A Wise Man
     Her Mexican aunts insisted it was the only way, to listen and do exactly as the curandero said. Her mother told her not to listen to the old ladies, even if they were her sisters, They were crazy, still lived life like they were back on the ranch in Mexico. It was all foolishness.
     Desperation breeds desperate measures.
     She drove around in her 1950 Ford until she saw a street lined with palm trees, somewhere on 12th Street in Santa Monica, where a newly planned freeway would soon cut the neighborhood in two. The greenest palm fronds were high. She’d have to climb to reach them. Fine, she was athletic, had worked at Saks Fifth Avenue in Beverly Hills and stood on her feet all day folding clothes.
     She looked around. There was nobody on the street. She took hold of the tree trunk, put one foot up, pushed, then the other, climbing until she realized the fronds were looking down at her and laughing. She realized it was useless. They were too high. She didn’t have that kind of strength.
     Disappointed but determined, she spotted some dead fronds on the street. The old curandero didn’t say they had to be green. She picked a smaller one and placed it into the car’s back seat, the can of beer in her purse. She drove up Olympic boulevard past factories, vacant lots, and the Olympic Drive-in Theater, right near her own neighborhood. At Sawtelle boulevard, she turned north, drove past the Japanese stores and nurseries, and headed to Santa Monica boulevard.
     She saw a parking spot in front of clothing store, the Lucky-U just up the street next to an alley. The grizzled-looking men in wheelchairs watched curiously as she pulled the palm frond from the back seat, her purse hanging, over her arm. She took a can-opener and punched two-holes in the beer can and put it carefully back into her purse to avoid spilling any. She walked up the street and past the men standing in the alley.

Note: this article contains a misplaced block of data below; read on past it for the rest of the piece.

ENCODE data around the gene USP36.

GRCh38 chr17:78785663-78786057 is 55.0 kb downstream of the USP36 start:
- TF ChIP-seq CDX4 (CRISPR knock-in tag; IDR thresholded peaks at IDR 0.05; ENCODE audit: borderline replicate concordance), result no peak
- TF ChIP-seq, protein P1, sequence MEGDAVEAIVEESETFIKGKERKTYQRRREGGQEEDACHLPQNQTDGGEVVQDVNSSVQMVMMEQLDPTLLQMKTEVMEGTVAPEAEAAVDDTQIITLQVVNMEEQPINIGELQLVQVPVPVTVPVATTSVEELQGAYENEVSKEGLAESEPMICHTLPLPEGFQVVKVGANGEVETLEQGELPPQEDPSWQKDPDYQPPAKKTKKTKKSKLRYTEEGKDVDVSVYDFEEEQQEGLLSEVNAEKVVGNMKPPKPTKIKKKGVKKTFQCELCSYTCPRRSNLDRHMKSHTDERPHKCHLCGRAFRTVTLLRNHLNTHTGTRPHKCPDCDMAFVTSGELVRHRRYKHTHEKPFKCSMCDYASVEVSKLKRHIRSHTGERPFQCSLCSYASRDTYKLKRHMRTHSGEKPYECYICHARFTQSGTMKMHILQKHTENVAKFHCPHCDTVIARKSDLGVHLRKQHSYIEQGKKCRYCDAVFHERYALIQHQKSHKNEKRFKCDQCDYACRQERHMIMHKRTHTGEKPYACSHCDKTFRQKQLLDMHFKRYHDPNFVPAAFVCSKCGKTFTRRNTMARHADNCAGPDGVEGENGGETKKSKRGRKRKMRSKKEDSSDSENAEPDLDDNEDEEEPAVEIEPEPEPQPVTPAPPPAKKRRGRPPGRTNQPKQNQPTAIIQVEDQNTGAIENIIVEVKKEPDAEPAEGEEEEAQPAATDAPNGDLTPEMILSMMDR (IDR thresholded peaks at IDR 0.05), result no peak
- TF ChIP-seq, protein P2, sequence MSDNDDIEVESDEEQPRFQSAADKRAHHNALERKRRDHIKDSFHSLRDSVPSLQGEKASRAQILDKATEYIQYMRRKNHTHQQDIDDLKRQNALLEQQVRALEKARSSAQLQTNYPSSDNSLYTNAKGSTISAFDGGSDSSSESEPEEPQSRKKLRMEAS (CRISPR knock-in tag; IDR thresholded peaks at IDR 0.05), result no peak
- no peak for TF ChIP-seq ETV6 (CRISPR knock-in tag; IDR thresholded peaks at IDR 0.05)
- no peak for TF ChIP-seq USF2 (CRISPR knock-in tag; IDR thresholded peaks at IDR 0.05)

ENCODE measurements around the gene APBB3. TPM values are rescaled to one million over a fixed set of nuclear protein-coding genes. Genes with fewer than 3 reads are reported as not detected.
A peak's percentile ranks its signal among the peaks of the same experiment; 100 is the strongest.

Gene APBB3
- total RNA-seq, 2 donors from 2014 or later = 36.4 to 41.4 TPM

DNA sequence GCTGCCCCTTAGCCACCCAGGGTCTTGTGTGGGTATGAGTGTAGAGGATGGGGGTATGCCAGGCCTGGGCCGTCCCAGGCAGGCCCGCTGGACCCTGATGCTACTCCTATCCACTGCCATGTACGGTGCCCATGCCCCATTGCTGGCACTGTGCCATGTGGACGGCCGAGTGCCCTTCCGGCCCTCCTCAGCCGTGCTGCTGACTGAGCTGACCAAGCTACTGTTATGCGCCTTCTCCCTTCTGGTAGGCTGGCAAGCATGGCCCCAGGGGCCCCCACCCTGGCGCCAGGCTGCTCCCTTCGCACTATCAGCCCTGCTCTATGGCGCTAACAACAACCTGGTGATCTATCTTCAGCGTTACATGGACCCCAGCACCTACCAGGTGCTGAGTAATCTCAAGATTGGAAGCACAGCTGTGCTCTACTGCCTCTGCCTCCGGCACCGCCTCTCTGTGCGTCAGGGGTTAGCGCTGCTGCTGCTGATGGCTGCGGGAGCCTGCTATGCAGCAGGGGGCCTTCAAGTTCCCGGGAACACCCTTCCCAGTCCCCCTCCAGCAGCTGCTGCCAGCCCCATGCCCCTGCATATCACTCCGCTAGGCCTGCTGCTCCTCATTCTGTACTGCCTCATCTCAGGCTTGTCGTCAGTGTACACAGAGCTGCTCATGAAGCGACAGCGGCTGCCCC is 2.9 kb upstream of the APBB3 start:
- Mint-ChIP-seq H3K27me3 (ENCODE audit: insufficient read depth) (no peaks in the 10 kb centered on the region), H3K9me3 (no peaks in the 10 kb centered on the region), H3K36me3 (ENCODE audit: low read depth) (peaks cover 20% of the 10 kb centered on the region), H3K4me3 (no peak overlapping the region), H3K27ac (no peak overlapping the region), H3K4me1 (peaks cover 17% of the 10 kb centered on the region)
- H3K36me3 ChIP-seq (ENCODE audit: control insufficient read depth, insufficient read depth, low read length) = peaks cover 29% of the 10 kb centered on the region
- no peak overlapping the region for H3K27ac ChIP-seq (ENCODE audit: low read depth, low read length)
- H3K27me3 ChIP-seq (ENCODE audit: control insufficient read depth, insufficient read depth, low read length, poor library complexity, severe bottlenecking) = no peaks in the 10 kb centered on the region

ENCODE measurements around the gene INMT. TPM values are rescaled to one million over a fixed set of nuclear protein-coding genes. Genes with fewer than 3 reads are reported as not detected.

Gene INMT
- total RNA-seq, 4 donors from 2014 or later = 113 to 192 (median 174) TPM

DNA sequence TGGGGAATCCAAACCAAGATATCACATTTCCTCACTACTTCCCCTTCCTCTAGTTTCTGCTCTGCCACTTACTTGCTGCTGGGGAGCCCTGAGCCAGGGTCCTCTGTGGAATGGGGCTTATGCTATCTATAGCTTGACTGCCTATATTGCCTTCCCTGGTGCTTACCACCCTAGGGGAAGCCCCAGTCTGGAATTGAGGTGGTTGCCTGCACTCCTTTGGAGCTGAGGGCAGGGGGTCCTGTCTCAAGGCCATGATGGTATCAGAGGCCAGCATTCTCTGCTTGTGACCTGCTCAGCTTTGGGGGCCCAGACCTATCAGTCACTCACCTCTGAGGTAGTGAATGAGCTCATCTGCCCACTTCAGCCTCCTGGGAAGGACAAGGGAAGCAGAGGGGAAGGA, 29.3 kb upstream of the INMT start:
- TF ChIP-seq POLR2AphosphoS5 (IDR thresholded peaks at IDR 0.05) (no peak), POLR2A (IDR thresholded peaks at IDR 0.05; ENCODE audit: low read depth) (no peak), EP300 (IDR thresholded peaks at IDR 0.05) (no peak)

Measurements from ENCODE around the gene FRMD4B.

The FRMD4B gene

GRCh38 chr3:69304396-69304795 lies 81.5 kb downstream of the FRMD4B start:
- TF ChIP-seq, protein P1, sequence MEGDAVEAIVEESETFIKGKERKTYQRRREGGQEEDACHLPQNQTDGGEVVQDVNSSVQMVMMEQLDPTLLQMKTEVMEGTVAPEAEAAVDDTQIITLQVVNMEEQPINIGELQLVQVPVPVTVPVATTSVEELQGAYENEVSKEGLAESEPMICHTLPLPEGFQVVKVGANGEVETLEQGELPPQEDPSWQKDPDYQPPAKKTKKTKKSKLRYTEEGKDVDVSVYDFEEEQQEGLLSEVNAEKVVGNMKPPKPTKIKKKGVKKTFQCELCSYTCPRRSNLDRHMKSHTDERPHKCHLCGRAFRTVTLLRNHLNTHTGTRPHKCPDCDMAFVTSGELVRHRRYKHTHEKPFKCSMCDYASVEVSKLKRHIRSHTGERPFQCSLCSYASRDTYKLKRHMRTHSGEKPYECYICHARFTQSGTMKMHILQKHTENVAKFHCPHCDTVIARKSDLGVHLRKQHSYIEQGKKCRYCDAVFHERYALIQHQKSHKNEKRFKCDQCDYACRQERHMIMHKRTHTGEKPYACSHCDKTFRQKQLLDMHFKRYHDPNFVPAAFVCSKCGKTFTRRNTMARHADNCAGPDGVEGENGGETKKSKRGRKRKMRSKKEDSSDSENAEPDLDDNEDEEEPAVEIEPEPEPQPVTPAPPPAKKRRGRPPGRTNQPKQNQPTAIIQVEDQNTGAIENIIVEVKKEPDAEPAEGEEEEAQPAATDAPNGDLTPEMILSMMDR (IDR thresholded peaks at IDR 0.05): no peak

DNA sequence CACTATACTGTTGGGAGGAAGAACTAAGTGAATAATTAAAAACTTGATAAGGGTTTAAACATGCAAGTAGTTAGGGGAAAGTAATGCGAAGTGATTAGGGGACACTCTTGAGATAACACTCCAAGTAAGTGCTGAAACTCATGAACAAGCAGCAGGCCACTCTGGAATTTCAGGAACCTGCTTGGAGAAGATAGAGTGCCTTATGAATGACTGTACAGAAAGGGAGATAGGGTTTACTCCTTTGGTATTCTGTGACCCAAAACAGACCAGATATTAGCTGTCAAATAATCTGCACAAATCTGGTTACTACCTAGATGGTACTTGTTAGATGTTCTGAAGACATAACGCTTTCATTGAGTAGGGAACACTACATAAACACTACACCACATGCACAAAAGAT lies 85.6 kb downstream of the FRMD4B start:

Santa Monica boulevard, just down the block from the Lucky-U
     It was dark inside. The air reeked of liquor, cigarettes, Mexican food, and perspiration, laughter and loud music nearly deafening. Everyone recognized her when she stepped through the door, her friends’ husbands, acquaintances, and her two brothers-in-law.
     “Sister-in-law!” one called. “What ‘chu doing here?” A question to which he already knew the answer.
     She asked if they’d seen her husband. They pointed to a chair at the crowded bar, where he sat among a group of men, his back to her. She wasted no time. She gripped the palm frond, dragged it behind her and moved close to her husband. Just as she was about to hit him with the hard, dried frond, she forgot whether the curandero had told her to first pour the beer over her husband’s head and then hit him with the palm frond or the other way around. Dismissing her dilemma, she grasped the palm frond tightly, lifted it high, brought it down on his head, and started beating him. He turned, raising his arms to protect himself, not really sure from what. When he saw her, he figured she must really be mad at him this time. He started pulling bills out his pocket, thinking it was the money she was after.
     She took the can of beer to pour over his head, but the barstool was too high. The beer ran down her arm and soaked her blouse. She tried splashing him with the beer, but the liquid was flying everywhere, wetting the other guys at the bar. Nobody could figure out what she was doing. At this point, she ordered her husband to give her what was left from his work check, pushed it into her purse, and walked calmly out the door, her brother-in-law escorting her to the car

     As she told me this story, some 60 years later, her husband, now an old man losing his eyesight but becoming a good listener, came into the room. He raised an eyebrow.
     He said, "You keep telling everybody that story. You never did do that."
     “I did too. You just don't remember."
     “You did not.”
     “Yes, I did. I think I even cracked an egg over your head, or maybe I forgot the egg. Besides, you stopped drinking, didn’t you?”
     “Not because of that.”
     "You don't know that."
     They both broke into laughter.
     Whether the story was true, or how much of it was true, we will leave to their memories.

1 comment:

Marilyn Vasquez said...

True or not, we have heard similar stories about the life and times of the young Mexican families during that time in West LA. One thing for sure, they worked hard to raise their families and relied on each other, the men and the women, to make it a good life!